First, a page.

I will be using 74LS181 ICs for my 16-bit ALU and I bought some today in a local hobby store. I decided to give a try with this little breadboard setup. It’s not really a CPU but it was fun.
The inputs are set by the DIP switch. Switches 1-4 set the A input and switches 5-8 set the B input to the ALU, with 4 and 8 being the least significant bits. The chip’s operation selector (pins 3-6) is hardwired to H-L-L-H and mode selector (pin 8) is hardwired to ground which sets the ALU mode of arithmetic addition (binary A plus B in two’s complement representation). The row of green LEDs is there to indicate the output (here the least significant bit is the one on the left) and the red LED is a carry flag.
Resistors next to the IC are 10k ohm DIP switch pull-ups. When a particular switch is off, +5V (and only) is tied to a corresponding input terminal (asserting binary zero digit as inputs to the 74LS181 are active low). With a switch on, a corresponding input terminal receives direct connection to ground, current flowing from +5V bus to ground is limited by the pull-up resistor, pin voltage is zero volts and the input value is binary one.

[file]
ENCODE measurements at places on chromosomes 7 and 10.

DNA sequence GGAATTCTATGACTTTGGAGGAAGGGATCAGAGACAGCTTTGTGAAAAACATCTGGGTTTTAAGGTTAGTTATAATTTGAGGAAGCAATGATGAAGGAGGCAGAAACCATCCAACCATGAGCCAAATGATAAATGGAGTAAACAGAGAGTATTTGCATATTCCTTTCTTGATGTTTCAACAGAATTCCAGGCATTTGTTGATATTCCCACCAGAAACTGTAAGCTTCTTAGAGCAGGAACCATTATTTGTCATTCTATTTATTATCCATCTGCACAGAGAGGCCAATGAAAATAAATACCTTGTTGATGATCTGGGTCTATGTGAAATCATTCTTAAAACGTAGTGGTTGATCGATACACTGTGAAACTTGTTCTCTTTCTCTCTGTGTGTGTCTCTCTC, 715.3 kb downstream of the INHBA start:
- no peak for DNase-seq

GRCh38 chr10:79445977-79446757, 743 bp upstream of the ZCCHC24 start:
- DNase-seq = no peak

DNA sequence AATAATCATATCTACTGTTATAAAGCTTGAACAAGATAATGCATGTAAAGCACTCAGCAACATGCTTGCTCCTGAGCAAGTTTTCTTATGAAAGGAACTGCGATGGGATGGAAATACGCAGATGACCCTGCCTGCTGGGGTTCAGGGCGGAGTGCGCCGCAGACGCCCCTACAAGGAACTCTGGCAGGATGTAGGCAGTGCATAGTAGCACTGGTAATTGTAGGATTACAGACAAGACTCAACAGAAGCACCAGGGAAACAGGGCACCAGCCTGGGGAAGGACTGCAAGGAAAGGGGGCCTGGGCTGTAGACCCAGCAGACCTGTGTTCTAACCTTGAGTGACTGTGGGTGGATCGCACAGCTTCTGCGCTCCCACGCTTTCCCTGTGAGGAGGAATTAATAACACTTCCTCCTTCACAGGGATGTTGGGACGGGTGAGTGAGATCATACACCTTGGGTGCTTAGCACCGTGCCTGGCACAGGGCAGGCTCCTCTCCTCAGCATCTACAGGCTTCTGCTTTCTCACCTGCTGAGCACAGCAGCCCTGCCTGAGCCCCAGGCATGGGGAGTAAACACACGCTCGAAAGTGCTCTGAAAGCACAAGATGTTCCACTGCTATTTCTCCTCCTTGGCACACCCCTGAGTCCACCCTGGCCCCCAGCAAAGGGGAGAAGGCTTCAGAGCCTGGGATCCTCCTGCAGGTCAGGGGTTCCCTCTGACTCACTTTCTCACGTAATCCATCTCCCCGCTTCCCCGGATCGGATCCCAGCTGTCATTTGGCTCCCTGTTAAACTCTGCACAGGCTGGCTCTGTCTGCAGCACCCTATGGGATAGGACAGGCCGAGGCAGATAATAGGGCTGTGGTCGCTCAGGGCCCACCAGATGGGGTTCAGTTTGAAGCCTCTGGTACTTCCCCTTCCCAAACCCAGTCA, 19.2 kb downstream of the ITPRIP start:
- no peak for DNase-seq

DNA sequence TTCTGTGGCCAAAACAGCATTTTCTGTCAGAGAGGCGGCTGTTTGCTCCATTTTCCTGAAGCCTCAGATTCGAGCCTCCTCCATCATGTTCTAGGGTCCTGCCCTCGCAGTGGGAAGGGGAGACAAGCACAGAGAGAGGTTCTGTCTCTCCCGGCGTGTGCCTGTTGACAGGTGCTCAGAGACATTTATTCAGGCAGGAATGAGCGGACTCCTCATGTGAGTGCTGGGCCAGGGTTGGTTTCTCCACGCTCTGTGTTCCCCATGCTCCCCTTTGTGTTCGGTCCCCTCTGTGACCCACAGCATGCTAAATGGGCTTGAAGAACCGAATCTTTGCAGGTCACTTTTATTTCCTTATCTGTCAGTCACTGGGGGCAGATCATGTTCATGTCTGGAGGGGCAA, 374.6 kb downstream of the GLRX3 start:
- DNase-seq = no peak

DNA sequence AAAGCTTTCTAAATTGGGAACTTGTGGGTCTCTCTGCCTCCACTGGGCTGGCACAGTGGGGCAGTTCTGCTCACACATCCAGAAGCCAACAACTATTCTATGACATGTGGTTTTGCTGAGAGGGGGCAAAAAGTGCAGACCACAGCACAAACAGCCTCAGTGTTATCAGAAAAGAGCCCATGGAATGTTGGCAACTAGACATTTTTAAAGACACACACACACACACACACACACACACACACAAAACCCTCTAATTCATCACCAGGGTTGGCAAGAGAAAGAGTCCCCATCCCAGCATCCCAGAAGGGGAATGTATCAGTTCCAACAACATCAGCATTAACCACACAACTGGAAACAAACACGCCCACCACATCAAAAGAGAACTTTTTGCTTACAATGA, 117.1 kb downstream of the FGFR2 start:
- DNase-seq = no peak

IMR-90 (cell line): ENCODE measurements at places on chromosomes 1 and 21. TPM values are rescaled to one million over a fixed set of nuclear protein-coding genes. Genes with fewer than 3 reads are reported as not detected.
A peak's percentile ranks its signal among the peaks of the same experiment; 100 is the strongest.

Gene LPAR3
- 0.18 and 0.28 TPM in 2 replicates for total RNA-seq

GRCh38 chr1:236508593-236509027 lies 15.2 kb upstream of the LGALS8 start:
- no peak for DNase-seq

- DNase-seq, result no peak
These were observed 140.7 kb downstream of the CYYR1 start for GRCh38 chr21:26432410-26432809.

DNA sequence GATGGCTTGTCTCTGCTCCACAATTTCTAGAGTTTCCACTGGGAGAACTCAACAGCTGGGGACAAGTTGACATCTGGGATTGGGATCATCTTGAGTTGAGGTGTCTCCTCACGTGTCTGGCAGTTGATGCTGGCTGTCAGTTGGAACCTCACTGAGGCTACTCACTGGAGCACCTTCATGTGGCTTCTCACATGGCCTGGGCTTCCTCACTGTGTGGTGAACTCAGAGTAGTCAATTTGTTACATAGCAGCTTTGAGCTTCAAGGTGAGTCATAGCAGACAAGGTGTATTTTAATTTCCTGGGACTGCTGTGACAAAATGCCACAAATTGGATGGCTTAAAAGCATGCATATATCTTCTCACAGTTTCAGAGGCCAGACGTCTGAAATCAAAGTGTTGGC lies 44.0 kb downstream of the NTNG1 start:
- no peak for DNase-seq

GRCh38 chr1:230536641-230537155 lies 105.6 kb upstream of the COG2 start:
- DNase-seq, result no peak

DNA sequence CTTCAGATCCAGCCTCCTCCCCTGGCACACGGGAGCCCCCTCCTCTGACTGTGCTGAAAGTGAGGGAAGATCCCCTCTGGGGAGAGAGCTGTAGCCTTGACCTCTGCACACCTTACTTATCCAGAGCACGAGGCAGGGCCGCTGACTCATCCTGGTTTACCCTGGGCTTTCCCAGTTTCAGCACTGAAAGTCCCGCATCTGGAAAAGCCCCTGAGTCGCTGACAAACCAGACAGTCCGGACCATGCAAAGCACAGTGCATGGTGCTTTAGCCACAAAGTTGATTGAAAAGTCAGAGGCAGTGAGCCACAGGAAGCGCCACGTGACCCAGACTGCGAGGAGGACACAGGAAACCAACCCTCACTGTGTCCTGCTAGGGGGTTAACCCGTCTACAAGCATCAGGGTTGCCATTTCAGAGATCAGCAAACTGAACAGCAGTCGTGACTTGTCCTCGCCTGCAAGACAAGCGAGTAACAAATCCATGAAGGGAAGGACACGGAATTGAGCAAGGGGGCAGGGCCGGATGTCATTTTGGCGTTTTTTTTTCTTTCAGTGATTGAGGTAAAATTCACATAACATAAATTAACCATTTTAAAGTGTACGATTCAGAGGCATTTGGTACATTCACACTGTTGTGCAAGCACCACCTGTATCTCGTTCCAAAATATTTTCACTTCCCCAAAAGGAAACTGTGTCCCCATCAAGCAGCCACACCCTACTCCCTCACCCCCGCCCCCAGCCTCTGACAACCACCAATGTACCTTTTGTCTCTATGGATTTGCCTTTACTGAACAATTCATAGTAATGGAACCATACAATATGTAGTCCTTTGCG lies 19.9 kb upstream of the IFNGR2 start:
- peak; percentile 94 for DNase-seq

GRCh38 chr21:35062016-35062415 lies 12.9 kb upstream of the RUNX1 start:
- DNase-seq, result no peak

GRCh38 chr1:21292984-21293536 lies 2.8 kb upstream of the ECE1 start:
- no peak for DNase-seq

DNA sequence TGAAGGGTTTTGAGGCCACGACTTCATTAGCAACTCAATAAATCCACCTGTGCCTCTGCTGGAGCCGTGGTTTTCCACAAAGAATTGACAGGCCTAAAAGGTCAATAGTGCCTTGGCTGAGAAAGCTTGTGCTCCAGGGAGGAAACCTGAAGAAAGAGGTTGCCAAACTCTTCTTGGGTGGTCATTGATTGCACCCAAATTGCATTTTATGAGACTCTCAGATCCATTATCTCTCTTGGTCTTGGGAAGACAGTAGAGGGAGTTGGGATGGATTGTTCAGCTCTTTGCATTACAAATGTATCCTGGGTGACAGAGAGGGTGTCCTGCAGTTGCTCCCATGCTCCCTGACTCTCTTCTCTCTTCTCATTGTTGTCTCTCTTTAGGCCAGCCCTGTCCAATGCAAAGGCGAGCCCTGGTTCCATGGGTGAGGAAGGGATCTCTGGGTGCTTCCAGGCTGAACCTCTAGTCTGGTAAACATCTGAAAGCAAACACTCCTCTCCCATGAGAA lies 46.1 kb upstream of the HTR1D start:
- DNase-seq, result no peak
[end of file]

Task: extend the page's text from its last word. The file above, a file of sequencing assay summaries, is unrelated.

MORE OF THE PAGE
Resistors around LEDs are around 200 ohm each and they limit the current flowing through the LEDs to 20 or so milliamps.
It this example, A input is set to 0011 and B input is 1111. The result of binary addition of these two numbers is 10010, which is 0010 and a set carry flag in a 4 bit representation. This is indicated by the row of green LEDs (least significant bit outer left) and a red carry LED (which, believe me or not, is lit).
Ultimately, I will design with four 74LS181s and a lookahead carry generator. The 74LS182 is a lookahead carry generator typically used with 181 but looks like it is hard to get, at least here in Poland. I will probably buy it off US ebay or think of another way of generating outgoing carry from 16-bit operations. Just connecting Cn and Cn+4 inputs and outputs of individual 181s is unacceptable due to high latency of such ripple carry setup.